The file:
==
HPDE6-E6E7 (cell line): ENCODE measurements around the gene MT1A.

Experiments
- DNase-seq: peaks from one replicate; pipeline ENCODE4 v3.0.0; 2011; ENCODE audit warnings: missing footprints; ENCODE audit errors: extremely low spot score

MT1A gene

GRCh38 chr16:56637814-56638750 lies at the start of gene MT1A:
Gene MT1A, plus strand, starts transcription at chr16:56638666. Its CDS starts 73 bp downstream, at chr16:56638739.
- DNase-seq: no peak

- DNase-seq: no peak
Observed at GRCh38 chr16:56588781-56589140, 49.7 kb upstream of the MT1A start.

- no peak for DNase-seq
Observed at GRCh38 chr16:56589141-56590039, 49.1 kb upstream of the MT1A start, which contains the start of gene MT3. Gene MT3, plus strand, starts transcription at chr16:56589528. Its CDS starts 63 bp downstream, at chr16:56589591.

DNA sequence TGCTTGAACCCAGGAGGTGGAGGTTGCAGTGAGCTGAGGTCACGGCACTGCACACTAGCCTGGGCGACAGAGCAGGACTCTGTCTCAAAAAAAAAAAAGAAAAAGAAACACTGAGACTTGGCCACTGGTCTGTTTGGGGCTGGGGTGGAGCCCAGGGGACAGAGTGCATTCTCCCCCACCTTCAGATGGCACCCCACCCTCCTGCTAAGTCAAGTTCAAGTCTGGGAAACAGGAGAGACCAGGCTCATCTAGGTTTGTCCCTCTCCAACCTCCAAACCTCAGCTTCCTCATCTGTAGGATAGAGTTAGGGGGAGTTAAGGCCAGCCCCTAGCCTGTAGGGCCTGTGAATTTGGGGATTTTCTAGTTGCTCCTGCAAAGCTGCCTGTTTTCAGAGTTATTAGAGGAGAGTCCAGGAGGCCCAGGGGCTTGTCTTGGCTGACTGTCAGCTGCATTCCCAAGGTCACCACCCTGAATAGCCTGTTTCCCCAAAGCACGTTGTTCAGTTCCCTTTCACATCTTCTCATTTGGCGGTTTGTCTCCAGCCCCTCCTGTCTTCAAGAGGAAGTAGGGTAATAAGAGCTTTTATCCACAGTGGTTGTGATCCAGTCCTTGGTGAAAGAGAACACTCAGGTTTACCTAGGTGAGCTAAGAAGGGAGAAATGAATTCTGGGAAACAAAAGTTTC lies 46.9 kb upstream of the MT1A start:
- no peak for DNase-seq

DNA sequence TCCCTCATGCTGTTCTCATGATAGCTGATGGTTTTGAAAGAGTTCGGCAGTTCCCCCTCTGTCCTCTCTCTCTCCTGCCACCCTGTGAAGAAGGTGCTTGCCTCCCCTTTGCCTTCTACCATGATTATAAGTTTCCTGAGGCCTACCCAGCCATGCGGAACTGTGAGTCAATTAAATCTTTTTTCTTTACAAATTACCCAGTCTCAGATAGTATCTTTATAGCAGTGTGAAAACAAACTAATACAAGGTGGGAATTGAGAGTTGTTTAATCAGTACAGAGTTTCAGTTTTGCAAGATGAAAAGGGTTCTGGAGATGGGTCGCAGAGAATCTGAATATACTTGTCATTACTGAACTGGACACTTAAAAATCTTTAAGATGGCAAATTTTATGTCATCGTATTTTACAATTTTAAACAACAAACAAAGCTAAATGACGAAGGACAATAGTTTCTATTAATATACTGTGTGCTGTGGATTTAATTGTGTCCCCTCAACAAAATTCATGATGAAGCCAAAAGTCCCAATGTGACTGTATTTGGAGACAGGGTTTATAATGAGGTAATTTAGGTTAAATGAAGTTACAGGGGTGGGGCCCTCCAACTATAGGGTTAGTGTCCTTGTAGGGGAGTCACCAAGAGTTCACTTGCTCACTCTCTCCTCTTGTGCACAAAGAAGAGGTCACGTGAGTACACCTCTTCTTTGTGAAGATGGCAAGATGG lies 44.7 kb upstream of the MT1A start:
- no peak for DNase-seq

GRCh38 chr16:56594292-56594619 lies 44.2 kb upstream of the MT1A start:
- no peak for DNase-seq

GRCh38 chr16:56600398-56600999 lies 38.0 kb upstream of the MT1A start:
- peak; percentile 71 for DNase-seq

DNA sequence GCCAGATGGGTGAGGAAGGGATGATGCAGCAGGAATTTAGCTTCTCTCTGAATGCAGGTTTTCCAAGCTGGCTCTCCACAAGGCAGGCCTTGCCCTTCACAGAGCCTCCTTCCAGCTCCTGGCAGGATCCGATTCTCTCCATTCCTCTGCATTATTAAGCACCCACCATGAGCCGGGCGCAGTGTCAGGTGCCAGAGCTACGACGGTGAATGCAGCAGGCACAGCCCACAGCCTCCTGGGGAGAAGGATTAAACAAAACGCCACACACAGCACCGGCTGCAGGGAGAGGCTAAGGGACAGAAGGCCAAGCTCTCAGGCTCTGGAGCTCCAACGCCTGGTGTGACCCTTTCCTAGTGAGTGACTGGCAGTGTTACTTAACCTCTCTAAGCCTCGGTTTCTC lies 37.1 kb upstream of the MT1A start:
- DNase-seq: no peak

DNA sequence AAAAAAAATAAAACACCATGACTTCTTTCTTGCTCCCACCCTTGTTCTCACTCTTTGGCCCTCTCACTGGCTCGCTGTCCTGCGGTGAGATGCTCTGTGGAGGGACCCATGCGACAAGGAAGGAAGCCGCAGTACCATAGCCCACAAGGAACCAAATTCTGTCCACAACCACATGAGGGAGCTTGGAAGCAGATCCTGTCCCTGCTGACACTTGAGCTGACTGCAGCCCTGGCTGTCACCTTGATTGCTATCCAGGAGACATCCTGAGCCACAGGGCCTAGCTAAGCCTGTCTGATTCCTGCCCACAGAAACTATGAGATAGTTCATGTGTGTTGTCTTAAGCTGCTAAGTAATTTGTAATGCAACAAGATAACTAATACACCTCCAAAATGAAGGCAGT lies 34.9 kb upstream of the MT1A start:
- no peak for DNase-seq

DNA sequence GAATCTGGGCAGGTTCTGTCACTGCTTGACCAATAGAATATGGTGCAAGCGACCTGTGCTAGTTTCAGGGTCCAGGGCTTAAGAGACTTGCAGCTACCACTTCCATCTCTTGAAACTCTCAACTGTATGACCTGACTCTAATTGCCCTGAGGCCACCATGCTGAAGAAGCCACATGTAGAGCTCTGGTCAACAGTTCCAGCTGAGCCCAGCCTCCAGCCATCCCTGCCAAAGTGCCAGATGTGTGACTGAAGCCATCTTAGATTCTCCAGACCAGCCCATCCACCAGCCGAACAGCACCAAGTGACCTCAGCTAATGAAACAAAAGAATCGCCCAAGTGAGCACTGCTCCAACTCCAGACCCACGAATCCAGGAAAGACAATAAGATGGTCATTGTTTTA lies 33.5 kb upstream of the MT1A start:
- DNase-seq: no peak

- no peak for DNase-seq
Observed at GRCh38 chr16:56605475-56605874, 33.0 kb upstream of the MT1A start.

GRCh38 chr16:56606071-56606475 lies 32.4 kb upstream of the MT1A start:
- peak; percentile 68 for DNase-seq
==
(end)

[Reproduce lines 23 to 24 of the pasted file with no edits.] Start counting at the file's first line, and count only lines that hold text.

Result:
- no peak for DNase-seq

DNA sequence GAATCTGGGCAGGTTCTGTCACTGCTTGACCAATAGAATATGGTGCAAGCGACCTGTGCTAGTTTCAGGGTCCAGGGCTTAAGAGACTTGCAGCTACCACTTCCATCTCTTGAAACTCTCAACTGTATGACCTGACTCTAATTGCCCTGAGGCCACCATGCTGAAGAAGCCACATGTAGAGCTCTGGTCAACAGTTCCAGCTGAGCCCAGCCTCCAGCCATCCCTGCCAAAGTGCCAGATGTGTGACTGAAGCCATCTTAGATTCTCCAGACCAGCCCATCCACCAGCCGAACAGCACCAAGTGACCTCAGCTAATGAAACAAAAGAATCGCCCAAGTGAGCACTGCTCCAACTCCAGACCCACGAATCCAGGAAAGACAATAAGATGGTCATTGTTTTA lies 33.5 kb upstream of the MT1A start: